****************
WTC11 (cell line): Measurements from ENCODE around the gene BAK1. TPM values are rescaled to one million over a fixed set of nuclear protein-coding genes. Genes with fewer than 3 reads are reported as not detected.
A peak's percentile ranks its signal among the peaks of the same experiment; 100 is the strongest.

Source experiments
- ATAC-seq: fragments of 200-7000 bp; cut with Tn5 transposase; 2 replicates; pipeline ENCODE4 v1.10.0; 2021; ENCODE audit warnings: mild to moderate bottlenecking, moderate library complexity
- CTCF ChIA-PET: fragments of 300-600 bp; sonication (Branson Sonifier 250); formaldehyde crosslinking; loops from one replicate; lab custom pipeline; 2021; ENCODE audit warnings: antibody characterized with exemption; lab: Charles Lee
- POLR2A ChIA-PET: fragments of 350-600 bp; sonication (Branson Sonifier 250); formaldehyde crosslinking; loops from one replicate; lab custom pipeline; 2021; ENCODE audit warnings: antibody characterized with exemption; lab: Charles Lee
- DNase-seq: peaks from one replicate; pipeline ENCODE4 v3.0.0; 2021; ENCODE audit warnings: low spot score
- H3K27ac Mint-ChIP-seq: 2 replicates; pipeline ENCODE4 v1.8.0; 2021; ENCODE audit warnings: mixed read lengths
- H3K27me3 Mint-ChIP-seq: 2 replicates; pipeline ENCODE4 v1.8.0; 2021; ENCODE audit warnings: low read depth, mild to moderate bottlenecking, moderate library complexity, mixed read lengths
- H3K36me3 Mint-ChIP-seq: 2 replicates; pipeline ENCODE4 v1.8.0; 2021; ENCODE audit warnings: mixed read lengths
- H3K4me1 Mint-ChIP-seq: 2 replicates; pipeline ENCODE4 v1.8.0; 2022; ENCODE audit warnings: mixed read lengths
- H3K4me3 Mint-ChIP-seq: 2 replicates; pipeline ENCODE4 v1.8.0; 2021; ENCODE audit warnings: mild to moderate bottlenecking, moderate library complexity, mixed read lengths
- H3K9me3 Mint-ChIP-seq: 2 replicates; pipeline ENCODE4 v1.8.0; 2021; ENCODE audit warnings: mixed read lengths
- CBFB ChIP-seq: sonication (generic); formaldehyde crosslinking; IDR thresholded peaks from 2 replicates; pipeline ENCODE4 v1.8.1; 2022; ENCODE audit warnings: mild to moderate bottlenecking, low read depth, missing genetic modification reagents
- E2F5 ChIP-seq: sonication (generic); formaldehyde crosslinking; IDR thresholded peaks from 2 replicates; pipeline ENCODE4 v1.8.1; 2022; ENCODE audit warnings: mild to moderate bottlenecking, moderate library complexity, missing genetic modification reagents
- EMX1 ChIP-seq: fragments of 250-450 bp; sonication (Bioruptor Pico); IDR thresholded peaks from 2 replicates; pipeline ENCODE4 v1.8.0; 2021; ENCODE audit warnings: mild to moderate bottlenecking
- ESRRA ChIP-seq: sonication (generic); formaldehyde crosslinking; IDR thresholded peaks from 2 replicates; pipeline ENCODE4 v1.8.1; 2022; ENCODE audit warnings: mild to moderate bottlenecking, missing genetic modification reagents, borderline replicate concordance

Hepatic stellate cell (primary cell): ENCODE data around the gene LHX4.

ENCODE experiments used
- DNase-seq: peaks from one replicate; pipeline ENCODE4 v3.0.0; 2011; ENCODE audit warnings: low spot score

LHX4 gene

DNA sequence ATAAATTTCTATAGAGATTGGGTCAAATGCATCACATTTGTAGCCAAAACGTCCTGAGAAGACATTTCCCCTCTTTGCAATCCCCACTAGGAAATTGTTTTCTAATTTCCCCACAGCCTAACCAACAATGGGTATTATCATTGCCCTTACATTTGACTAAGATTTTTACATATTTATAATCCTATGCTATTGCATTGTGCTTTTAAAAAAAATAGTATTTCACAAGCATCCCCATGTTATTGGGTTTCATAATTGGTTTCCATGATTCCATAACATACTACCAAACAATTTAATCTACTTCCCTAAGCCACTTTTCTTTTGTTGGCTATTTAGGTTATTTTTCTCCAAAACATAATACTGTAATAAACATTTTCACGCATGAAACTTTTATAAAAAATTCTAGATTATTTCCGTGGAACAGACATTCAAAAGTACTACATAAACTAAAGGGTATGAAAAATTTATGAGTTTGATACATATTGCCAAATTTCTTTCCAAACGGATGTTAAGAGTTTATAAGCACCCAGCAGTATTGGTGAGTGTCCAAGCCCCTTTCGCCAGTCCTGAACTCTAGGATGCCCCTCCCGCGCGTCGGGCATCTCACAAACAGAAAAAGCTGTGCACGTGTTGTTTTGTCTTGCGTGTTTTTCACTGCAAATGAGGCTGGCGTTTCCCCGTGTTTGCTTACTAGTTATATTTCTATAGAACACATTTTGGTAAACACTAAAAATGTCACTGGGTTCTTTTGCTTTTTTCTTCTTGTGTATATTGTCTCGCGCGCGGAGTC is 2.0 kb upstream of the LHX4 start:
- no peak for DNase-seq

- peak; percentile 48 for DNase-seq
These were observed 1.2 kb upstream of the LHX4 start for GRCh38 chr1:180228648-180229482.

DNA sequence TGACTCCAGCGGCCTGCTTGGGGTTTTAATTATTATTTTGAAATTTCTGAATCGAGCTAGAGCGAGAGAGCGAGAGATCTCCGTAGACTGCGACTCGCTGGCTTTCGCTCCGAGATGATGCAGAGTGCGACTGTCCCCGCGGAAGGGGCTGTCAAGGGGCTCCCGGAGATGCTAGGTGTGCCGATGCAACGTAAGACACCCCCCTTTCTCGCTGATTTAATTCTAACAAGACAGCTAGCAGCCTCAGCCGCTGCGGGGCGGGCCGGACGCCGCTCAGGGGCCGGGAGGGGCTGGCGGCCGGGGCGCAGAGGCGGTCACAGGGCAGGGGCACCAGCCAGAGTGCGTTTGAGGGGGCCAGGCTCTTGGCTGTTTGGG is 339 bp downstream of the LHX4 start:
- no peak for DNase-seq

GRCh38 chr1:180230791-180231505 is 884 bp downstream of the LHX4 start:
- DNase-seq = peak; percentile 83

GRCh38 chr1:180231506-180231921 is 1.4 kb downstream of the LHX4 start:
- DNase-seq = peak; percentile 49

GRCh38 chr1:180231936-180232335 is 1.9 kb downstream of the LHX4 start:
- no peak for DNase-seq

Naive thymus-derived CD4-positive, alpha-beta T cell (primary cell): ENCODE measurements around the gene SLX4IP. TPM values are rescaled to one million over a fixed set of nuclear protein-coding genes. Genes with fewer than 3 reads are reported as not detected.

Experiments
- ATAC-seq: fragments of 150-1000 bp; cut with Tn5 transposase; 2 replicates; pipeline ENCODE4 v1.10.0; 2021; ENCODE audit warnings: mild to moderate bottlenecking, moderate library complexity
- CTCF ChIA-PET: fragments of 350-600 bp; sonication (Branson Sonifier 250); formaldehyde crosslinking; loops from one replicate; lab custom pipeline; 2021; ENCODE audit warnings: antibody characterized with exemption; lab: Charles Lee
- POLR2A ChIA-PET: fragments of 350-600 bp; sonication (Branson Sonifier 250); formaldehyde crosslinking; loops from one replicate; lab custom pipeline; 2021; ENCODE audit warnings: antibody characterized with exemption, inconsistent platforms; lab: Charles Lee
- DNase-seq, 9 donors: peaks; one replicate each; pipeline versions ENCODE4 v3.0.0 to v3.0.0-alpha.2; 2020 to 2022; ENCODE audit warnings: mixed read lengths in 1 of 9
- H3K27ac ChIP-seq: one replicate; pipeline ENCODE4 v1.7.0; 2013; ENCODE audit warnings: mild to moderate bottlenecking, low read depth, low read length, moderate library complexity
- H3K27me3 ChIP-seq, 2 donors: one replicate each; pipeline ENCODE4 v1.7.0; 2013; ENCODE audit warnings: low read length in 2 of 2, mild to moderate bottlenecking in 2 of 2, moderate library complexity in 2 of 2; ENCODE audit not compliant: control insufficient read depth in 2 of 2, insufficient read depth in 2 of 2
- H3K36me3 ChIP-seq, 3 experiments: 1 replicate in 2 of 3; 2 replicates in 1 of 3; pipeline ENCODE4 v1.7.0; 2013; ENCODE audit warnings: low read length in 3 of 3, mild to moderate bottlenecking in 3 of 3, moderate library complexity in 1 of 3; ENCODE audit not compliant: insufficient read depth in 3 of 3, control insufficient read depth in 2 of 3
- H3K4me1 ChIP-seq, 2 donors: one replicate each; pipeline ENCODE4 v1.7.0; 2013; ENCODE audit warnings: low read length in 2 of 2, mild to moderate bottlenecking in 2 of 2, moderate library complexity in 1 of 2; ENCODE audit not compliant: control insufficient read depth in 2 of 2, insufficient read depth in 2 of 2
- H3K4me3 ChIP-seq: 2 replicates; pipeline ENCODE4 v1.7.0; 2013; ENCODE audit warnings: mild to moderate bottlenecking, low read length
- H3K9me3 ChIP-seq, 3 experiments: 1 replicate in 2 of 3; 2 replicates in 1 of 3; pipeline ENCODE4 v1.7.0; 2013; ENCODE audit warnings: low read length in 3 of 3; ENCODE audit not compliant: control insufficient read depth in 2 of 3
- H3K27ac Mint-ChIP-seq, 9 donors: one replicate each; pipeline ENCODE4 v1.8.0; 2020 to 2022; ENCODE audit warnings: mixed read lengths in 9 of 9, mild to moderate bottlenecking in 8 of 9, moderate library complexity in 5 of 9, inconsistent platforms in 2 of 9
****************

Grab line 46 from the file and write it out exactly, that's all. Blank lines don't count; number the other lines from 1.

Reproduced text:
- H3K27ac Mint-ChIP-seq, 9 donors: one replicate each; pipeline ENCODE4 v1.8.0; 2020 to 2022; ENCODE audit warnings: mixed read lengths in 9 of 9, mild to moderate bottlenecking in 8 of 9, moderate library complexity in 5 of 9, inconsistent platforms in 2 of 9